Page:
In 2011, it is what I have accepted and come to embrace.  It is what we are, it is who we are. It is neither bad nor good. It just is.

My new place just taught me that. 


  1. "In the catch of the kids voices..." this is something I still feel searing pain with my kids. Especially my four year old. She was two when John passed. She, nor the others, call out for their dad but I have nearly been brought to my knees when I am out with my children in a fun, family place and I hear a little girl just say "daddy". I would give anything to hear my Mari say "daddy." Good luck getting settled in your new home Kim! Hugs to you all.

  2. Kim, when my kids and I moved into a new home I didn't feel my husband anymore. Everything was new, and I felt like I was living in someone else's home. I felt lost, because I didn't know how to do anything. I still feel that way sometimes, and i've lived here for 18 months :(

  3. beautiful post. so true. i moved right after my husband died and tried to keep everything the same. it's hard finding myself sometimes. he is still very much here even tho he never lived here. now, i long for smaller, more manageable, more me...

  4. My husband died October 2009, I moved March 2010. Financially I had to, but I think it was one of the best things I did. I was no longer surrounded by him and memories of things we did in "our" home. Now I am in "my" home. I did things the way I wanted to, without compromise. I even put pink in my bedroom and will soon be putting a red counter in my bath. Both are things he would have hated! By being in this new house I am able to make new memories and not just dwell on the old.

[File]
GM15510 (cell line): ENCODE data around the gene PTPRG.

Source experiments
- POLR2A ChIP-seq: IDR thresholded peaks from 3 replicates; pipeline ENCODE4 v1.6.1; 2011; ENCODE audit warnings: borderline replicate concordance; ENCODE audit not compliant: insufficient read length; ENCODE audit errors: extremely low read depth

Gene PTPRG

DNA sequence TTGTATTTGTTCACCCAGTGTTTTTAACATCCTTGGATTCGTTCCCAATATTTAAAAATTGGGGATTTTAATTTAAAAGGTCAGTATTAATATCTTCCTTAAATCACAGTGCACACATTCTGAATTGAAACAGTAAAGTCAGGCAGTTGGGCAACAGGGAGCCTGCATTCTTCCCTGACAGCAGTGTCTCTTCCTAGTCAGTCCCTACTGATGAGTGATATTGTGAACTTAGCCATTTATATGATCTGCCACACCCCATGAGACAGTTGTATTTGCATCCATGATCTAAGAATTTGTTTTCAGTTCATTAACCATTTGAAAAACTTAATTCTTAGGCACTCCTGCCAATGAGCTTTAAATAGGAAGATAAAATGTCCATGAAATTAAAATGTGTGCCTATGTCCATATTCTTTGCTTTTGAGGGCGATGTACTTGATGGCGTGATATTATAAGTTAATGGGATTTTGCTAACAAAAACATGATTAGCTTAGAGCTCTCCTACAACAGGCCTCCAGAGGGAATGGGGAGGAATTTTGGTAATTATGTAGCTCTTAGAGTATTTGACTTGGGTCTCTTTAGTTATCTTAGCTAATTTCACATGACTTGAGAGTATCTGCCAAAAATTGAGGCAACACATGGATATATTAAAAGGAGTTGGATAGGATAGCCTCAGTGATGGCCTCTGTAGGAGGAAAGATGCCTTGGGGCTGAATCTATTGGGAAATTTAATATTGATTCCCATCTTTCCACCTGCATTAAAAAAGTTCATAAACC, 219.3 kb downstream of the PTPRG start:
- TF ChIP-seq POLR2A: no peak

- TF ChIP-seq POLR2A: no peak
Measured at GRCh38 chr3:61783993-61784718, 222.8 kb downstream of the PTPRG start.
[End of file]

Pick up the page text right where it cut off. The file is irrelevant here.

5. Losing your soul mate is more heart-rending than most people realize unless they too, have walked in your shoes. My husband of 53 years passed away 18 months ago with no warning and in less than 5 minutes. I know how your heart hurts. God bless you.

  6. Well Everyone, This post really made me think. I am in the same house our original and only house. He worked on it day and night restoring it to it's Victorian style. HE LOVED THIS HOUSE. Every inch of it is him. I should move but I'm hanging on for a few more years. My kids are adults but none are married. They so want me to keep the house....
    Part of me wants to go but more of me is terrified. I am in awe of all of you, Kim and all of you out there who made the break with THE HOUSE.

  7. Thank you for writing this. My husband died in 2009 also and we are considering a move in the next two years. I have been thinking many of these things in the few months and its nice to see the move from the other side of it.

  8. "The potential is gone"
    I no longer feel the "potential" is there for him to walk through the door. Thank you for sharing how a new beginning in a new home can be.